Emergency Management and the Anser Homeland Security Institute:
Journal of HomelandSecurity. Cooper presents frequently on
issues of emergency training within school environments at all levels
(K-12 and collegiate).
Lou Marciani, EdD, is the director of the National Center for
Spectator Sports Safety and Security (NCS4) at the University of
Southern Mississippi. The NCS4 was founded with initial funding from the
Mississippi Office of Homeland Security as the country’s first academic
center dedicated to spectator sports safety and security research,
professional development, enhanced training, and outreach. At the NCS4,
Marciani works with professional sport leagues, the NCAA, national
collegiate directors of athletics, the private sector, and government
agencies in enhancing sport safety and security.
Marciani is the principal investigator for research funded by grants
through the Office of Homeland Security and U.S. Department of
Education. His work at NCS4 focuses on the development and
implementation of a sport risk management curriculum as well as a
decision support system for sport venues to include simulation modeling
for stadium evacuations.
Marciani’s extensive career in sport management includes serving as
intercollegiate athletic director at several universities and as
executive director of two national sport governing bodies. He is an
active speaker on sport safety and security at international and
national sport organization annual conferences. Marciani also serves as
a resource for the U.S. Office of Homeland Security on sport safety and
James A. McGee, MS, has 25 combined years of law enforcement
experience and 21 years as a special agent with the Federal Bureau of
Investigation (FBI). McGee is currently a senior consultant at the
National Center for Spectator Sports Safety and Security (NCS4) and an
adjunct professor in Department of Homeland Security studies at Tulane
University in New Orleans, Louisiana. McGee teaches security and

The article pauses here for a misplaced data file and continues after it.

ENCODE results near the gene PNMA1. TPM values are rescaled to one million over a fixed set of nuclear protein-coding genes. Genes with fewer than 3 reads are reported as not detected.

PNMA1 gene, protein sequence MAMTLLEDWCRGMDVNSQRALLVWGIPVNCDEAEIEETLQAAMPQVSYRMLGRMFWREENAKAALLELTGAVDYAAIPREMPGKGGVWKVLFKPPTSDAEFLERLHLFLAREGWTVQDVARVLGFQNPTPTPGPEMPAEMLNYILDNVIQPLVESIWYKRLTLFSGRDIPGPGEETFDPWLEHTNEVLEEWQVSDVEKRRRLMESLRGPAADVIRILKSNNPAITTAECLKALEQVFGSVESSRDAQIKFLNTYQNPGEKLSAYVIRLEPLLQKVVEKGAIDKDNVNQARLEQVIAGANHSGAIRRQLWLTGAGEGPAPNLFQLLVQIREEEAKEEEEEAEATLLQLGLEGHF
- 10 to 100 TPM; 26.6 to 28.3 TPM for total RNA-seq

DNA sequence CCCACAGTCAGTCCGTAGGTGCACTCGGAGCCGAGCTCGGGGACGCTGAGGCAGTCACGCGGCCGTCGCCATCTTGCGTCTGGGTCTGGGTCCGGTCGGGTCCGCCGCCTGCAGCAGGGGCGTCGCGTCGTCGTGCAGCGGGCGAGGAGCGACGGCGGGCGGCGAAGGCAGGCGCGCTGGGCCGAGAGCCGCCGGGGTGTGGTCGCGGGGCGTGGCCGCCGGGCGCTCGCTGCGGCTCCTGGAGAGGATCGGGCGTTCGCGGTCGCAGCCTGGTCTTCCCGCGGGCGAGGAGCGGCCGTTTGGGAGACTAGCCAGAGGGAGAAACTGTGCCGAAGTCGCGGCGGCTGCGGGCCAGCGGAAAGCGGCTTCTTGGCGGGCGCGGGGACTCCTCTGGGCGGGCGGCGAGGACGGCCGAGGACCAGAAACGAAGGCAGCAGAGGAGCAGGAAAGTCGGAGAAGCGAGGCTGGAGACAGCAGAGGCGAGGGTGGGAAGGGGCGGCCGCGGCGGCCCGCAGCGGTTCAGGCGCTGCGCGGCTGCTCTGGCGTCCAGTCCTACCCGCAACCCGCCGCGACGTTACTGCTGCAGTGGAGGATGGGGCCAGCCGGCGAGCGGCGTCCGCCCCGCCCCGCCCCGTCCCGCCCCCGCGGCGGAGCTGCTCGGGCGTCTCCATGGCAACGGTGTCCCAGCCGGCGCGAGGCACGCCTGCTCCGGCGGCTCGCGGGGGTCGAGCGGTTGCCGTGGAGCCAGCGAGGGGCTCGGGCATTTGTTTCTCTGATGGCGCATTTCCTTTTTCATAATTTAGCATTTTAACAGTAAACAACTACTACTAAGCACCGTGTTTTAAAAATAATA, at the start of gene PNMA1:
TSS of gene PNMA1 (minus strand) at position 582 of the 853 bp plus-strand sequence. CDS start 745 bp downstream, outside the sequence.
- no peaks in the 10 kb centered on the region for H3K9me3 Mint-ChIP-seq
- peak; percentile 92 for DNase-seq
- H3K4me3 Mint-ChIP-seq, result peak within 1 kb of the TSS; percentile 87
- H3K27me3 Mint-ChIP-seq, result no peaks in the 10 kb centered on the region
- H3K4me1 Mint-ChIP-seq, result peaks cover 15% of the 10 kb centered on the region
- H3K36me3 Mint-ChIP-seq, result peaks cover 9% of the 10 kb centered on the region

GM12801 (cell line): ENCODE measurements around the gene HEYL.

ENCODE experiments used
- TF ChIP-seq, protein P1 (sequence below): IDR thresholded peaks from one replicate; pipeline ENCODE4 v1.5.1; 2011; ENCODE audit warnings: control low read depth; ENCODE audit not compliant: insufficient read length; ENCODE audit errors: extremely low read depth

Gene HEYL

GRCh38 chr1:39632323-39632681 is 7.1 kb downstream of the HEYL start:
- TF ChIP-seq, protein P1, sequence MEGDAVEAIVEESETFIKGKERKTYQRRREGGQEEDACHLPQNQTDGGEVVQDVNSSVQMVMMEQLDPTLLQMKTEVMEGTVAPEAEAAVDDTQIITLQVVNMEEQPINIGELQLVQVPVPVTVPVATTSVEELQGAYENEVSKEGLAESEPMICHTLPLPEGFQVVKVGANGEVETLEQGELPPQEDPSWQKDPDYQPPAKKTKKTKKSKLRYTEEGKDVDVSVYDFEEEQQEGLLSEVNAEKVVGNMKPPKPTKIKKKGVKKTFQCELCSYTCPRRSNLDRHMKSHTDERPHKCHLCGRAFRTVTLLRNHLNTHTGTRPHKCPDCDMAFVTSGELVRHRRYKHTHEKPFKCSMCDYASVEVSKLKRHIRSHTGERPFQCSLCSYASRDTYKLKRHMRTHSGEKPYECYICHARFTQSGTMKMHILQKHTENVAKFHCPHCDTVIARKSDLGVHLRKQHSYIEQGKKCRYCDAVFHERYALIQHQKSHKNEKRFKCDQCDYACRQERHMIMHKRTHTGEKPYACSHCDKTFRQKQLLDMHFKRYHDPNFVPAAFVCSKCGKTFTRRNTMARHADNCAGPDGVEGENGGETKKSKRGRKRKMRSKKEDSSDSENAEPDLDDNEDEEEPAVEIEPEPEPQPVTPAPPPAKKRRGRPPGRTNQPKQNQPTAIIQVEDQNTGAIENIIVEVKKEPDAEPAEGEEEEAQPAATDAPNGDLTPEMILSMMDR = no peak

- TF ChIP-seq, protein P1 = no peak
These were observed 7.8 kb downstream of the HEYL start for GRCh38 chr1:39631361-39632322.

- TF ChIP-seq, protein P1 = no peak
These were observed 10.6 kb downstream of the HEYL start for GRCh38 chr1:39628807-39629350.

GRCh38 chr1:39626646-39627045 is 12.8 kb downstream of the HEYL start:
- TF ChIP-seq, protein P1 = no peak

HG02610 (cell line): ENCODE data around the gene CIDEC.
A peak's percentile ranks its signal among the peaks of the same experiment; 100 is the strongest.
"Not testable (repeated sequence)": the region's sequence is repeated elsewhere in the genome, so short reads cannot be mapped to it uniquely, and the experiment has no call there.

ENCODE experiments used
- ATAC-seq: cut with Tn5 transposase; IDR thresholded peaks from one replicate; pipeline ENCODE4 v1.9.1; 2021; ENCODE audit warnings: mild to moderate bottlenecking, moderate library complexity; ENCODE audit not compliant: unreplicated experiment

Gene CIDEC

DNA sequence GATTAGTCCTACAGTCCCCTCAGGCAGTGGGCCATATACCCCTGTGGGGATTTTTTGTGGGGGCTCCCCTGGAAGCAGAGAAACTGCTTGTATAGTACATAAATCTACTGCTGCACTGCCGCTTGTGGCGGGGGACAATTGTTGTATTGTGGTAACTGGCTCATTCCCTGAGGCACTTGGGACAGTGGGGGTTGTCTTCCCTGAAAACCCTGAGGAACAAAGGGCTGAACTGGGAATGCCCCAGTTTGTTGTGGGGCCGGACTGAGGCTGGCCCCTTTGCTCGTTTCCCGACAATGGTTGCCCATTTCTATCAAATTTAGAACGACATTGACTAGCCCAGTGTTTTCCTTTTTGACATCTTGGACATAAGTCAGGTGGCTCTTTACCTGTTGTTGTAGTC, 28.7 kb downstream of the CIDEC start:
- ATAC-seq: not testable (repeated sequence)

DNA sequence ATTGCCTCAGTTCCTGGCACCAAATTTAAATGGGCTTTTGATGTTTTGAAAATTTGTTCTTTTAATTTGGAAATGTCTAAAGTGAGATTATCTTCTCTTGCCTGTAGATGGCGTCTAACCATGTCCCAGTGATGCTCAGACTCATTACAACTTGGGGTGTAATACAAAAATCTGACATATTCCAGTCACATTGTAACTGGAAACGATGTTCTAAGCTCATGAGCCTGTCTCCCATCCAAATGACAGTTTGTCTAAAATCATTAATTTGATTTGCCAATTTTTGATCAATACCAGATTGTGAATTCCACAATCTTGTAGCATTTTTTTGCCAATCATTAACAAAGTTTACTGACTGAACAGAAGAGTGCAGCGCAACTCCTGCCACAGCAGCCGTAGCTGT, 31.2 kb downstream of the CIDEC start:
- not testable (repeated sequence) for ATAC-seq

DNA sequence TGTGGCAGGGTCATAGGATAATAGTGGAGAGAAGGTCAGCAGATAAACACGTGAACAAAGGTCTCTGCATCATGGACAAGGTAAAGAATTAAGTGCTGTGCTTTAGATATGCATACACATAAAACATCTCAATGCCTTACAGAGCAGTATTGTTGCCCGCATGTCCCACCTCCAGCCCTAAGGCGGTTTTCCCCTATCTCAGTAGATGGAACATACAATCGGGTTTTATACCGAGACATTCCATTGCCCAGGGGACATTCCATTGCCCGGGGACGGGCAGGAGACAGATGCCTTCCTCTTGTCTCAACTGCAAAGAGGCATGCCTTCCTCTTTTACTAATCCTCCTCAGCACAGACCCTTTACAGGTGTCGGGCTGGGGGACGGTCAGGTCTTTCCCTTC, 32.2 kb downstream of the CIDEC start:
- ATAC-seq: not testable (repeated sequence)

terrorism courses both at the university level and internationally. He
is regarded as an expert in security measures associated with venues of
mass gatherings, and he lectures frequently on this topic.
As an FBI special agent, McGee spent 16 years working in security
management for sporting events, including several Super Bowls and the
2004 Olympic Games. During his tenure he was the FBI supervisory special
agent for the New Orleans Division Joint Terrorism Task Force and the
FBI security coordinator for the 2004 Summer Olympic Games in Athens,
In addition to his extensive field experience, McGee holds a master of
science degree in criminal justice from Virginia Commonwealth University
in Richmond, Virginia. As a Department of State Anti-Terrorism
Assistance instructor, he teaches courses in major events security
management and critical incident management. McGee is also the global
security consultant for ESPN, providing corporate security consultation
and surveillance operations for major sporting events such as Monday
Night Football, Sports Nation, and College Game Day.
In 2010, McGee received an Independent Publisher’s Book Award for his
true crime book Phase Line Green: The FCITalladega Hostage
Rescue. In his free time, McGee enjoys spending time with his
family, fitness training, and writing. He and his wife, Shawna, reside
in Pass Christian, Mississippi.